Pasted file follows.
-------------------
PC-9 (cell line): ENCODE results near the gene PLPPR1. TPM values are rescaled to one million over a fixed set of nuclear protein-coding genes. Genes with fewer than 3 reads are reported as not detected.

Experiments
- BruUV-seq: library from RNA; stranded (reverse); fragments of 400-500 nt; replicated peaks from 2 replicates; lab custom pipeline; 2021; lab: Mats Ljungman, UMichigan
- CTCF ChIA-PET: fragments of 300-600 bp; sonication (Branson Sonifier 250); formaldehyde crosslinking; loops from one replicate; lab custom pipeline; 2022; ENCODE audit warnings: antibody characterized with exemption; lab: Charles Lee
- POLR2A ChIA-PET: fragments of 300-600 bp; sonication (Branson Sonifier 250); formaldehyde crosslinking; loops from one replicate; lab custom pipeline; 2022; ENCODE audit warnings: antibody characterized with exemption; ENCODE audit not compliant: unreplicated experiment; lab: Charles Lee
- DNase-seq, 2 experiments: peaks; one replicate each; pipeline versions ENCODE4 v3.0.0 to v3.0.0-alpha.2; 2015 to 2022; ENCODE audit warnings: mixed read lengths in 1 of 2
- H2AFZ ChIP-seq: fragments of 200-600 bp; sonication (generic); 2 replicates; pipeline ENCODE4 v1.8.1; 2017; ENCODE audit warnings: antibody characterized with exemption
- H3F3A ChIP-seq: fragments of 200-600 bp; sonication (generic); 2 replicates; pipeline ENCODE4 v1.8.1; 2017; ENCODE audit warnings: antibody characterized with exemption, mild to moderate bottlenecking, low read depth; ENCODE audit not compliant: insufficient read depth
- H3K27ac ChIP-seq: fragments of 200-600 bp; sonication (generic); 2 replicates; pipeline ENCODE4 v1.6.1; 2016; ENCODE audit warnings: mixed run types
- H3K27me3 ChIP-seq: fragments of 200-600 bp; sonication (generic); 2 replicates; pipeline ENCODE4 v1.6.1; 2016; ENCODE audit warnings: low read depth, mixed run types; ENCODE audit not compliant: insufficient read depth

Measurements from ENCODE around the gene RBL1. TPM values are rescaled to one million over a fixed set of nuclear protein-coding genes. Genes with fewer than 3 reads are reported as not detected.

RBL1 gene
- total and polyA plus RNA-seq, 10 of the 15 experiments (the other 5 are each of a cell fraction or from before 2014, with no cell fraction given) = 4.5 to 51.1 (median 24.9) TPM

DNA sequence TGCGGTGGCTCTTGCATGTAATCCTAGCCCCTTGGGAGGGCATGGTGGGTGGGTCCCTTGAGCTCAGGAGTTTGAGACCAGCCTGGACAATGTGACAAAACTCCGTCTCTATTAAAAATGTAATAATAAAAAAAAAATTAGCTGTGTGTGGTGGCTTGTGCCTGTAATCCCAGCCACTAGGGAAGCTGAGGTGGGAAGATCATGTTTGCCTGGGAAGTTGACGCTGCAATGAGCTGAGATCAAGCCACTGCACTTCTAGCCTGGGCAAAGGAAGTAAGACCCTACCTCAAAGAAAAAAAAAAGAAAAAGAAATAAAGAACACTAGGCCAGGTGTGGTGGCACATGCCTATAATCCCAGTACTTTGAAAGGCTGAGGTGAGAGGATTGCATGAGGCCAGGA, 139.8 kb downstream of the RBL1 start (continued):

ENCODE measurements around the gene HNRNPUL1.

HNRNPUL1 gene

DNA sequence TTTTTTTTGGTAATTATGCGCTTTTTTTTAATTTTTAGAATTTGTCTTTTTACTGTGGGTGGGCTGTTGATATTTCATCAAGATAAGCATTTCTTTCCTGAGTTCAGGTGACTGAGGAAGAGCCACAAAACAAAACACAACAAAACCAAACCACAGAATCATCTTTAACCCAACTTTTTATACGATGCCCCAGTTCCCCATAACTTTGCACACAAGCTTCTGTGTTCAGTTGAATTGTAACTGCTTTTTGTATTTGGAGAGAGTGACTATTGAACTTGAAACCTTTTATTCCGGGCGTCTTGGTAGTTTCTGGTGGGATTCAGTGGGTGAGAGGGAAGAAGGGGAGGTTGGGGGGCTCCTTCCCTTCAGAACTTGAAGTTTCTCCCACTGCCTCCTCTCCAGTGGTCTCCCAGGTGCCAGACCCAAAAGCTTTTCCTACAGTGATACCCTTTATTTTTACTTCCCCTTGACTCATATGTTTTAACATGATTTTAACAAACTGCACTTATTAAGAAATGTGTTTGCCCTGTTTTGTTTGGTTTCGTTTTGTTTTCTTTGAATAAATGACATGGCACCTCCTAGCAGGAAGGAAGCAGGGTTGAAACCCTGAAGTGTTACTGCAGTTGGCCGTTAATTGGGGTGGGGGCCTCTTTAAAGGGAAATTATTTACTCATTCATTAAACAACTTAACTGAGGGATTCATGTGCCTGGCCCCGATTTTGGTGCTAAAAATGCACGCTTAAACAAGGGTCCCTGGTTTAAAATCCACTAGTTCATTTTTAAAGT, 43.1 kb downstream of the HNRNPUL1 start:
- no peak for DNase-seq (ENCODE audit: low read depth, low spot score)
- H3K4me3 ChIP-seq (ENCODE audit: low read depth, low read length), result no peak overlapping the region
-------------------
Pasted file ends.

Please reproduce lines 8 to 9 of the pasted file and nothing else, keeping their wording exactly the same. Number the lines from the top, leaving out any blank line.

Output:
- H3F3A ChIP-seq: fragments of 200-600 bp; sonication (generic); 2 replicates; pipeline ENCODE4 v1.8.1; 2017; ENCODE audit warnings: antibody characterized with exemption, mild to moderate bottlenecking, low read depth; ENCODE audit not compliant: insufficient read depth
- H3K27ac ChIP-seq: fragments of 200-600 bp; sonication (generic); 2 replicates; pipeline ENCODE4 v1.6.1; 2016; ENCODE audit warnings: mixed run types